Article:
Sandeep S. Sandhu
I once was watching a TV interview of legendry Naushad Ali. Naushad narrated an incident, when he and other musicians from different parts of the world, were invited by the US President for a dinner. An evening before the party, he received a message from the White House: "Kindly, wear a black jacket and a tie for the dinner". Naushad decided against going to the White House, rather than wear a ‘jacket and tie', which he had never done in his life. He wouldn't succumb to an invitation that he thought was a subtly delivered ‘cultural coercion'. At the last moment, however, he had different thoughts—he strutted into the White House wearing his favourite ‘Bandgala'. As far as dress was concerned, he was the odd-man out (everybody else was supporting a black tie). But Naushad had made his point. Indians could not be arm-twisted with ease. The US President (I am forgetting his name) complimented him for not allowing the dress code for the dinner prevail over his love for his culture. That incident is truly symbolic of what Naushad stood for in his entire life. He was an untiring crusader of the Indian culture and a patriot to the core.
Born on December 25, 1919, Naushad Ali, the great music director breathed his last in Mumbai on May 5, 2006. He is survived by four daughters and three sons.
Naushad's contribution to the Indian music cannot be quantified. Figures and words may fall miserably short of portrayal of his true genius. Naushad was a phenomenon; someone, who not only harmonized the Indian classical music into filmy style, but was an important part of the movement that has made music an indistinguishable feature of Hindi movies.
Naushad Ali was born in the culturally important city of Lucknow. He got training in music from Ustad Ghurbat Ali, Ustad Yusuf Ali, and Ustad Babban Saheb. In 1930s, Naushad moved to Mumbai, where in the beginning, he struggled very hard to find a foot-hold. Later, he picked up a job in an orchestra. Before playing a second fiddle in many movies, he gave musical score to Prem Nagar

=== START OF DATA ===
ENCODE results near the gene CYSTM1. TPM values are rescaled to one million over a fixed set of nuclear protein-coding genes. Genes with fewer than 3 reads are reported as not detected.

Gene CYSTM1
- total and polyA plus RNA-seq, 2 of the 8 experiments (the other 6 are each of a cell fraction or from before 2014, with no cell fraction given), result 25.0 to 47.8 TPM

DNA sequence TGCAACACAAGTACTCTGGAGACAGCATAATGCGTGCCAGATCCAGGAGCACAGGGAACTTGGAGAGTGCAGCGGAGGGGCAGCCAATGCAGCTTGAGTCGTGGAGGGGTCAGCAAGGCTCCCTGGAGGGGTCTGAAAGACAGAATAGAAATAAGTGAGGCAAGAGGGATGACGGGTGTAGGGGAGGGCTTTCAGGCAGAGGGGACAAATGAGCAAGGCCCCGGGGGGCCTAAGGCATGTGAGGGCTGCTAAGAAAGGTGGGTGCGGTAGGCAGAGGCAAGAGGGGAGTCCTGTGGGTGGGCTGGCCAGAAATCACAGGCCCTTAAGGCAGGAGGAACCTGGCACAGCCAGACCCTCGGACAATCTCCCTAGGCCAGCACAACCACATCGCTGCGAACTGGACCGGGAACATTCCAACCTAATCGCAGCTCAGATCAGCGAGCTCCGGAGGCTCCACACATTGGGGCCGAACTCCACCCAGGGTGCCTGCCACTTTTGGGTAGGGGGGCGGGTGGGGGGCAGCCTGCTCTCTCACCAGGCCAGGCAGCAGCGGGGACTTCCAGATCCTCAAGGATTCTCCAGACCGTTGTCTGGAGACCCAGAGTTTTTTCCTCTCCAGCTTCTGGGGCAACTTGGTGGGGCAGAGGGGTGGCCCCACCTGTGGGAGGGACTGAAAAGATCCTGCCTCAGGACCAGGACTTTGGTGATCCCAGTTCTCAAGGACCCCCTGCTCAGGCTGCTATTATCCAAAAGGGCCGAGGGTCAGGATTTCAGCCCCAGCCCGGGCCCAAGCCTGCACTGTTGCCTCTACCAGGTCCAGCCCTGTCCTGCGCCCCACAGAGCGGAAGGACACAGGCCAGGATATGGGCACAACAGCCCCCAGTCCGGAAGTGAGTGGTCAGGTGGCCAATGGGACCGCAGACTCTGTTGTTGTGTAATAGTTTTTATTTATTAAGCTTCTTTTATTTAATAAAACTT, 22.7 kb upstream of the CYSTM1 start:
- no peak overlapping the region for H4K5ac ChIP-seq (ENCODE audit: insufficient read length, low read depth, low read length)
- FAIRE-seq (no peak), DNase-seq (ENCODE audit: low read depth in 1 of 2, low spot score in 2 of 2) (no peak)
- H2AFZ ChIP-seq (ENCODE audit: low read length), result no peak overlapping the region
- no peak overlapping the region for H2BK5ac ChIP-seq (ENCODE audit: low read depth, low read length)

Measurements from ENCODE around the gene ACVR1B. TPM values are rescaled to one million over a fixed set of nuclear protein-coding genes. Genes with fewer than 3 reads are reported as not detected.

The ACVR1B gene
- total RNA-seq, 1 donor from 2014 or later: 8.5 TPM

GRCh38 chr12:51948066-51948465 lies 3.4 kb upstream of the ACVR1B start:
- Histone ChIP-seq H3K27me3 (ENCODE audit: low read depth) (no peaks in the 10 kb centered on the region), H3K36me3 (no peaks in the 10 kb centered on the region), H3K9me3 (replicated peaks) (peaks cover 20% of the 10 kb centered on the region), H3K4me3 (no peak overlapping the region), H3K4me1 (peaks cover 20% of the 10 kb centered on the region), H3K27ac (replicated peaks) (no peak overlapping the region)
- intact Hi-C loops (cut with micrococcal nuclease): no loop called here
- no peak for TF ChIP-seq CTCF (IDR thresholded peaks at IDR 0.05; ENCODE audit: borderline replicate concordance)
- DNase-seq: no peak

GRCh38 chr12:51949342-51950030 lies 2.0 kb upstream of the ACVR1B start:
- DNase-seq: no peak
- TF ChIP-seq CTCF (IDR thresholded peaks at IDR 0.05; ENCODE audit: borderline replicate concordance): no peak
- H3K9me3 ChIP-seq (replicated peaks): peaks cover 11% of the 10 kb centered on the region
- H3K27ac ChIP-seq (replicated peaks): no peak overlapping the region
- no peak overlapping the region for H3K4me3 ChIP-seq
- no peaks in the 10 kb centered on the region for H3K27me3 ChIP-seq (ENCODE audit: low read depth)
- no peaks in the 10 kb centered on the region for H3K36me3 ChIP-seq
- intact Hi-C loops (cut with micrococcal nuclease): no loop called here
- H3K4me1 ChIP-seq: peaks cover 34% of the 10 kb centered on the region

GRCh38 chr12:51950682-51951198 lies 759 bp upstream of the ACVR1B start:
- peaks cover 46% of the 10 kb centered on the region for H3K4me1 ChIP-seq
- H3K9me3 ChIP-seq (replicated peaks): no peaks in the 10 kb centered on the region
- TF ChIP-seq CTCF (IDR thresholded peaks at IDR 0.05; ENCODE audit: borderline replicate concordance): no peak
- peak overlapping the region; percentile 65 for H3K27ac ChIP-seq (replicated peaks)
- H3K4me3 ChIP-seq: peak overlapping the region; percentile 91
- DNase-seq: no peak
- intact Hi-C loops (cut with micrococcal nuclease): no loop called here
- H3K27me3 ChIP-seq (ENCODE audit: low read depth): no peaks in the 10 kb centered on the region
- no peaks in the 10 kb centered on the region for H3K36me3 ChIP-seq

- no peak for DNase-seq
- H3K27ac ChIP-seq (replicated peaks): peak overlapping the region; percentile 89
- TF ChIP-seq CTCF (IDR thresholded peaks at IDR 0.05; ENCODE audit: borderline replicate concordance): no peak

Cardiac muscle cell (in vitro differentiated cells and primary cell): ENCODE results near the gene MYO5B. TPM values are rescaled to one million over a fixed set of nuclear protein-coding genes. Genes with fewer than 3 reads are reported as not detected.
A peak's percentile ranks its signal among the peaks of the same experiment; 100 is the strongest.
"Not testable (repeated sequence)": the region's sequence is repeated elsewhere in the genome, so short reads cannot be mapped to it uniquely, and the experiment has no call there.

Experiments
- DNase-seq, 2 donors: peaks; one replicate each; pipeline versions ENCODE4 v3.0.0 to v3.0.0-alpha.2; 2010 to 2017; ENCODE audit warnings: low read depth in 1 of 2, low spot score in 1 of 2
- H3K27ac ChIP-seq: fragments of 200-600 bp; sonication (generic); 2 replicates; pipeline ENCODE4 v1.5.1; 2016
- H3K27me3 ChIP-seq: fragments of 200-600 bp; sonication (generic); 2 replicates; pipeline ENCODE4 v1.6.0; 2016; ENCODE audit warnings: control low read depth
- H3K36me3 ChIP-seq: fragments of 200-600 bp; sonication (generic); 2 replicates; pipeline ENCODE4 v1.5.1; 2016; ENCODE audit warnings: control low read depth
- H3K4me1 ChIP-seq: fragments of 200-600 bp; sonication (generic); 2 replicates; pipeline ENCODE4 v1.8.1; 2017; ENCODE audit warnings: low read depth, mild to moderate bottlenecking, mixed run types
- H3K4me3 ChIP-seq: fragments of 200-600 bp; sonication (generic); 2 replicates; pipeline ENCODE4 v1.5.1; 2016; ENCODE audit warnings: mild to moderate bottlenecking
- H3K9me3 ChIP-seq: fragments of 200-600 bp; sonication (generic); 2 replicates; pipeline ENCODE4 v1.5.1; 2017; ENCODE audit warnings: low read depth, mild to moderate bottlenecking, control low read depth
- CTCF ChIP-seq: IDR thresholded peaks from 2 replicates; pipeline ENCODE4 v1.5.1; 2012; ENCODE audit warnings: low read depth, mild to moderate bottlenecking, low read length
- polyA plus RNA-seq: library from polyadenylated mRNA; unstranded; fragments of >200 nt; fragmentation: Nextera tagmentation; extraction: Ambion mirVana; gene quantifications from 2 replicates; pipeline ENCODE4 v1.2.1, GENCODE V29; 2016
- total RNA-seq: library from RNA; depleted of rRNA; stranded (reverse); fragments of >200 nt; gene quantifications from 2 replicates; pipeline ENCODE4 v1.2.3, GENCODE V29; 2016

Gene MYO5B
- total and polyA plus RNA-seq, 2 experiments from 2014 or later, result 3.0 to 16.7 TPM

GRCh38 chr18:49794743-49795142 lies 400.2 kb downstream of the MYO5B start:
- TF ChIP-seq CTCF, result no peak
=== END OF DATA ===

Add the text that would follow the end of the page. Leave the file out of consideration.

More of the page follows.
(1940) independently. However, Sharda
(1942) gave him much needed recognition.
In 1940s, he gave music to many films that included Shahjehan
(1949), Anmol Ghadi
(1949). Naushad Ali's some of the best works like music of Baiju Bawra (1952) and Mughal-e-Azaam (1960) were steeped heavily in classical music.
(1960), Ganga Jamuna
(1963) are some of the other films, whose music was created by Naushad.
(1972) was the last great flick that carries the unmistakable Naushad stamp on its musical notes. However, Akbar Khan's
Taj Mahal: An Eternal Love Story
(2005) became the last movie of his illustrious career. Naushad would always be remembered for the fusion of Indian and Western instruments. Naushad was the pioneer of sound mixing and the separate recording of voice and music tracks in playback singing. He was equally fond of the sitar and the flute; the mandolin and clarinet.
In an interview, he had said: "In my 62 years in the film industry, I composed music for 66 films...we used to agonise over every tune and phrase in music, spend sleepless nights over a song, and work on it until it was perfected. And I am still looking for perfection." No other words can succinctly spell the ‘creations and quest' of Naushad.
In 1981, Naushad was awarded the Dadasaheb Phalke Award
for his lifetime contribution to Indian cinema. Naushad till his end was a vociferous critic of vulgarisation of music. At whatever forum he could speak, Naushad condemned the ‘pop' and ‘remix' versions of old masterpieces in no unequivocal terms.
May his soul rest in peace!